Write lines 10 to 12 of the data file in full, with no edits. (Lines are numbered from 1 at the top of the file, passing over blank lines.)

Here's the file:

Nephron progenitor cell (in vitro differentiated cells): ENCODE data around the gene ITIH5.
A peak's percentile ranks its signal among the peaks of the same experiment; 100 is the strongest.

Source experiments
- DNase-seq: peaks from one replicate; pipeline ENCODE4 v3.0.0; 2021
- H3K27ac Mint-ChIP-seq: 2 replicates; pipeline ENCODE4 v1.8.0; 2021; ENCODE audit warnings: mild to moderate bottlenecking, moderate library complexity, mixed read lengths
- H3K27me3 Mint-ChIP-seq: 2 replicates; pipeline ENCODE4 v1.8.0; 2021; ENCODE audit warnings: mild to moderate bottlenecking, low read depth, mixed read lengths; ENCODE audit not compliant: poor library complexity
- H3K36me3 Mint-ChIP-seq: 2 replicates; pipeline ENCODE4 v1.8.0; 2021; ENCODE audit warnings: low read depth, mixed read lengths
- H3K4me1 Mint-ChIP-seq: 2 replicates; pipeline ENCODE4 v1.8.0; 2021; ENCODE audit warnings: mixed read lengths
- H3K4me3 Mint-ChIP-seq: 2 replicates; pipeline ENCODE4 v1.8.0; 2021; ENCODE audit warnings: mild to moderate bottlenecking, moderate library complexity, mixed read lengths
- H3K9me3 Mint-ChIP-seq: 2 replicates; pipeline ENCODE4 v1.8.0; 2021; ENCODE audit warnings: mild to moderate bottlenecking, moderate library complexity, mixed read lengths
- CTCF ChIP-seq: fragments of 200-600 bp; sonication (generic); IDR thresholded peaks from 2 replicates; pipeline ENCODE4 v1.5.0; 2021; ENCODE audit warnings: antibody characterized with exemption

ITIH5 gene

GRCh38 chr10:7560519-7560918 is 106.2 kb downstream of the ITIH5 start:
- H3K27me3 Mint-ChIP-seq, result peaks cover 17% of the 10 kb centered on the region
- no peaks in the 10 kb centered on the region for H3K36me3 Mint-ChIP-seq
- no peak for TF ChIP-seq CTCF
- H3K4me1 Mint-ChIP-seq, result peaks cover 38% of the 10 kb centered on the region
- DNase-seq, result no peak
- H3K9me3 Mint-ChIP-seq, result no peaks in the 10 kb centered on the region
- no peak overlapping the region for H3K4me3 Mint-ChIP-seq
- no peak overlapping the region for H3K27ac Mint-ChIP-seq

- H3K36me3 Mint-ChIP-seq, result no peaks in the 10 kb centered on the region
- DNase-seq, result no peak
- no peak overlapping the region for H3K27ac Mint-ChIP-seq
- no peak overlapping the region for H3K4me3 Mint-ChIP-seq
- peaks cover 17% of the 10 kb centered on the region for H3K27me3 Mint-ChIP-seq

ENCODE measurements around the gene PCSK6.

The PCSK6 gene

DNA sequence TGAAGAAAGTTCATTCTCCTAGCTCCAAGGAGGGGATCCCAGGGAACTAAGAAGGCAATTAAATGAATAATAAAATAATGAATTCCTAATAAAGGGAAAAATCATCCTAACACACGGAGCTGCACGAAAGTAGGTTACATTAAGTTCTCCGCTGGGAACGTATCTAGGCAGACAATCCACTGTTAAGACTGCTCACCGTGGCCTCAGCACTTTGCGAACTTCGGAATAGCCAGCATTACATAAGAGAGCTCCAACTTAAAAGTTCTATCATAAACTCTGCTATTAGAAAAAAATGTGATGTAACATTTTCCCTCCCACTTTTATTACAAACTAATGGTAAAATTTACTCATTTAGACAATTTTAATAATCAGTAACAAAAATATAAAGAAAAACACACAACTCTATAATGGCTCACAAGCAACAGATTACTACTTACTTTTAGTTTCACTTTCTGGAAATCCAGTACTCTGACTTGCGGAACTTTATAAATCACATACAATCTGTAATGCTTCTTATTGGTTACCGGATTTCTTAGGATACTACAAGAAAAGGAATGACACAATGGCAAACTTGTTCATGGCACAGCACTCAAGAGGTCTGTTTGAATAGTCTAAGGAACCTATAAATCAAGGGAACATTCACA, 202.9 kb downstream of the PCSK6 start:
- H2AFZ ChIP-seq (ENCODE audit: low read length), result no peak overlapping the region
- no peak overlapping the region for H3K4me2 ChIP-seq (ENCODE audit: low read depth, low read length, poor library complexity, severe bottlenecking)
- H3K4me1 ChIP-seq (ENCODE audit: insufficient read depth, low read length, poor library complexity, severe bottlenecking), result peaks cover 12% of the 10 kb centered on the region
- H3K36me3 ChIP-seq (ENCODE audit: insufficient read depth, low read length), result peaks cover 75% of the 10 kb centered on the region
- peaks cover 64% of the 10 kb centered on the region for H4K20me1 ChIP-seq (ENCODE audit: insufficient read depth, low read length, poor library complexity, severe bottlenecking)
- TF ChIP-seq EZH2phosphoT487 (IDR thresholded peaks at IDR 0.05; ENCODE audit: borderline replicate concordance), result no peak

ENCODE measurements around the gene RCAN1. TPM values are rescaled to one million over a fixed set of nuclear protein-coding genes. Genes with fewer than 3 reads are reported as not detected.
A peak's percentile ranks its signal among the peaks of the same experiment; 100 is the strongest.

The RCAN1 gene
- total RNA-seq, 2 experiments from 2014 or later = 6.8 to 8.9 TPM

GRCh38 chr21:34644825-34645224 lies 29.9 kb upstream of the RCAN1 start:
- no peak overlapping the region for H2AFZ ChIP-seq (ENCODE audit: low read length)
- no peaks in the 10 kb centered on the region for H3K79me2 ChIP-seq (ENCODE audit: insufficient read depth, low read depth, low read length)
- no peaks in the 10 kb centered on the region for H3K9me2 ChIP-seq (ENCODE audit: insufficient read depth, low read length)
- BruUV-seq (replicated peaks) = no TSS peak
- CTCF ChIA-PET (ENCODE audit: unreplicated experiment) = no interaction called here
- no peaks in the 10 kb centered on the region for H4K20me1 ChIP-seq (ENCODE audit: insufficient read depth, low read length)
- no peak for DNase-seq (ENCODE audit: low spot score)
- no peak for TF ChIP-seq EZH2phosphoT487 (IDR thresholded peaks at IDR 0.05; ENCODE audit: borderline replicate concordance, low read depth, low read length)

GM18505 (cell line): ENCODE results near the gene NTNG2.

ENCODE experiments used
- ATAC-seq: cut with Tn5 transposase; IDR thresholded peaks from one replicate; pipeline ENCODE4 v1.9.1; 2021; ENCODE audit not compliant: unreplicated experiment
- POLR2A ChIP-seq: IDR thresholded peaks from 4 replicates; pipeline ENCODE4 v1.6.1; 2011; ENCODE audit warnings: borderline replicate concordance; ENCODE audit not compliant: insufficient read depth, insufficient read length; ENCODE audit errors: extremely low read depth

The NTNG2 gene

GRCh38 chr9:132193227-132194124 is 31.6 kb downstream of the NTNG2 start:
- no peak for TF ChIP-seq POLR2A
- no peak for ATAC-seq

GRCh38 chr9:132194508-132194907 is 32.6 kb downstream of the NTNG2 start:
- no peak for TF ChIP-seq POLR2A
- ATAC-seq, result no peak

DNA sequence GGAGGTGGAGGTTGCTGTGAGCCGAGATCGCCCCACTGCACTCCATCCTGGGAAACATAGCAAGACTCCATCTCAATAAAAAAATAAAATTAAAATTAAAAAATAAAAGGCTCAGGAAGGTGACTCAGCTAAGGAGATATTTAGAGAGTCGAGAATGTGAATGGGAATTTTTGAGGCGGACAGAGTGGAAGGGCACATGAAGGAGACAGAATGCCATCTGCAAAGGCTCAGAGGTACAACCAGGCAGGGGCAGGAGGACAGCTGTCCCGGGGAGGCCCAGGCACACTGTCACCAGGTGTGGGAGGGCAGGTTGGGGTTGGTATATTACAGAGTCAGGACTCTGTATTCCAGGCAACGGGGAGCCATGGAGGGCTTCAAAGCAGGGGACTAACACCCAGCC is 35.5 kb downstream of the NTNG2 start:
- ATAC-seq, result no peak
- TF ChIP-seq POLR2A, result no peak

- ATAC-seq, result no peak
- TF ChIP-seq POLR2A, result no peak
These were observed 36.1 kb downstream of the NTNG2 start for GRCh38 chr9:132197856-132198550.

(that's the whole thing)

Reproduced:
- H3K9me3 Mint-ChIP-seq: 2 replicates; pipeline ENCODE4 v1.8.0; 2021; ENCODE audit warnings: mild to moderate bottlenecking, moderate library complexity, mixed read lengths
- CTCF ChIP-seq: fragments of 200-600 bp; sonication (generic); IDR thresholded peaks from 2 replicates; pipeline ENCODE4 v1.5.0; 2021; ENCODE audit warnings: antibody characterized with exemption

ITIH5 gene